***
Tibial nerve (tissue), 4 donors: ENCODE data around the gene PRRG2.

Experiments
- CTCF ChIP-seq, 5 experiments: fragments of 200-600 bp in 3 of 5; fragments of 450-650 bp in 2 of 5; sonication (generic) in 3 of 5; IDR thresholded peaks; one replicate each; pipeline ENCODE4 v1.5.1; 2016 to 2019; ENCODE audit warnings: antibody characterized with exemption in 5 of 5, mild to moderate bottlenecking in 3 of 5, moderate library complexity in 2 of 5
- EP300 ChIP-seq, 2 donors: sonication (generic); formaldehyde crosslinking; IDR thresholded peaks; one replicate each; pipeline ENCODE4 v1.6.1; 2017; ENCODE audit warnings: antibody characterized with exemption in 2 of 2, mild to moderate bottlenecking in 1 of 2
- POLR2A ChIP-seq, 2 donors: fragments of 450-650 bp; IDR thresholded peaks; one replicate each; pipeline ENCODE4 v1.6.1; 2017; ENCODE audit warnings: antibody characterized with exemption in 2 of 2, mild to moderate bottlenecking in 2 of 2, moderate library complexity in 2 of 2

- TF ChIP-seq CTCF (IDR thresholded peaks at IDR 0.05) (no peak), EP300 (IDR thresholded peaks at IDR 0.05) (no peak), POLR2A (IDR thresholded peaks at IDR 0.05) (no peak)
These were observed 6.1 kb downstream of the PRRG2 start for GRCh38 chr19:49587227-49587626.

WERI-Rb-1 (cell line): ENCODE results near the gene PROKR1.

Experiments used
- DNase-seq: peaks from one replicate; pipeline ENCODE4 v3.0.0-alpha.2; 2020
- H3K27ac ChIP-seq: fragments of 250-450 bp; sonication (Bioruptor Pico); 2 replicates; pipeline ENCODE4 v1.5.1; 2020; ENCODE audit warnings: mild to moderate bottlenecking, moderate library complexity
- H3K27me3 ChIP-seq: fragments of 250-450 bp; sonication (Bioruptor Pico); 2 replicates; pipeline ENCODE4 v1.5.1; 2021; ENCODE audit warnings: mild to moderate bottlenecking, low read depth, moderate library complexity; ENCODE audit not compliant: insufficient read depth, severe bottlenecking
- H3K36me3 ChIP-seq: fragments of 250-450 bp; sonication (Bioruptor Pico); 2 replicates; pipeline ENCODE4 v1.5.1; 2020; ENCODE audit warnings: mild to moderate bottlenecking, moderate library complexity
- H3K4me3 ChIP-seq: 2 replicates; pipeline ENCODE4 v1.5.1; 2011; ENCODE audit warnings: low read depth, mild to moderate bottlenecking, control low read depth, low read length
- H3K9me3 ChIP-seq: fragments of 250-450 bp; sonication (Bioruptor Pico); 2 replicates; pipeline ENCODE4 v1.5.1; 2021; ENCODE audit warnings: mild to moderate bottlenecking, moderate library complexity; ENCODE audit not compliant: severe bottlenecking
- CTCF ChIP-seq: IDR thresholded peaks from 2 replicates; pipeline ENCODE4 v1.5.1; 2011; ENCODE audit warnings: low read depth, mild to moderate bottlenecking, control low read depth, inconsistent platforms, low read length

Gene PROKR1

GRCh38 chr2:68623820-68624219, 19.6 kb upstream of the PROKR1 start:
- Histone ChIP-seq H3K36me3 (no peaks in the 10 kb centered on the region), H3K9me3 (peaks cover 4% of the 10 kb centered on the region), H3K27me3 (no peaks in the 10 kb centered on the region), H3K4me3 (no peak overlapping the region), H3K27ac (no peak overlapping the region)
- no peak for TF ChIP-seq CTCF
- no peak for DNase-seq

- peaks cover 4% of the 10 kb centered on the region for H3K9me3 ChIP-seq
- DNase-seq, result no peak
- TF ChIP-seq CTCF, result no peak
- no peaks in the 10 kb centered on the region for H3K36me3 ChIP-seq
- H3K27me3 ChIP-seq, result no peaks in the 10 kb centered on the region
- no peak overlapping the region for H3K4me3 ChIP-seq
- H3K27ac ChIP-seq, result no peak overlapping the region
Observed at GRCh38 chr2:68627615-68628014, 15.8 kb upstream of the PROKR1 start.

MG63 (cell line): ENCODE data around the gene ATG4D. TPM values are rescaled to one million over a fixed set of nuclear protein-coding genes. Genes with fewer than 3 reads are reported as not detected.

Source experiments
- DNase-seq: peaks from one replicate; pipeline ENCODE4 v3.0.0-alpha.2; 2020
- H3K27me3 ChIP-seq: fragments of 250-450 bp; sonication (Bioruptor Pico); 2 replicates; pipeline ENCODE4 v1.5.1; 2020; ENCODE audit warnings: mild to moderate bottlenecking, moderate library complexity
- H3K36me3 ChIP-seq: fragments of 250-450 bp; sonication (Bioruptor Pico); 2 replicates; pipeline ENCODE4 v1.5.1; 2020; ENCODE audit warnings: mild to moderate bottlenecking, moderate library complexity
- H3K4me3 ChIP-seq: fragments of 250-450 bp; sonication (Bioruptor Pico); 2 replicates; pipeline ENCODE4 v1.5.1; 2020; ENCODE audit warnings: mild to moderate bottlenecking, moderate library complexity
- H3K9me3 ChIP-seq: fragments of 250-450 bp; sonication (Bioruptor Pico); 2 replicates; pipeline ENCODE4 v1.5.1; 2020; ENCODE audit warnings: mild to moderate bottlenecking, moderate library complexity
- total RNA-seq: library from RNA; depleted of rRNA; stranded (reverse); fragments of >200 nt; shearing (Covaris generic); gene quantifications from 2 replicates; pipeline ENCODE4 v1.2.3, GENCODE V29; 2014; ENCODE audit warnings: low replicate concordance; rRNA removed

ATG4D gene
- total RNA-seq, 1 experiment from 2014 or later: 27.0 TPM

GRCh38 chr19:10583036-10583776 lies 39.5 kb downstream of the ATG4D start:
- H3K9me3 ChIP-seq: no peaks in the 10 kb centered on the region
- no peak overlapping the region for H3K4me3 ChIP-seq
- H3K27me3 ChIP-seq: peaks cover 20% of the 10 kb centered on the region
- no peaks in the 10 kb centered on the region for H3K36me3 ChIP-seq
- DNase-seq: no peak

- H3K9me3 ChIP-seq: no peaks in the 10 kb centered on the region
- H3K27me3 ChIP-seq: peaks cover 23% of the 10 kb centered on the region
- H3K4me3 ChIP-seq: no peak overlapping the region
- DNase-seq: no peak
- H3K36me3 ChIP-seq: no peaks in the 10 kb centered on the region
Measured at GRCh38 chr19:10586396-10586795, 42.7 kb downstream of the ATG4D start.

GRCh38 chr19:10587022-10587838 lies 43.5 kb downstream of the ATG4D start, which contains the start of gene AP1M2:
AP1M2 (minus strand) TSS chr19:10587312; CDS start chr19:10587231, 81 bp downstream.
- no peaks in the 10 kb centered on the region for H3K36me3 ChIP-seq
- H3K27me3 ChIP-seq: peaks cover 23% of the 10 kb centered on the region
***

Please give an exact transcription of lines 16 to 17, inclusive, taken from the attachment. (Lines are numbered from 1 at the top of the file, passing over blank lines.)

- CTCF ChIP-seq: IDR thresholded peaks from 2 replicates; pipeline ENCODE4 v1.5.1; 2011; ENCODE audit warnings: low read depth, mild to moderate bottlenecking, control low read depth, inconsistent platforms, low read length

Gene PROKR1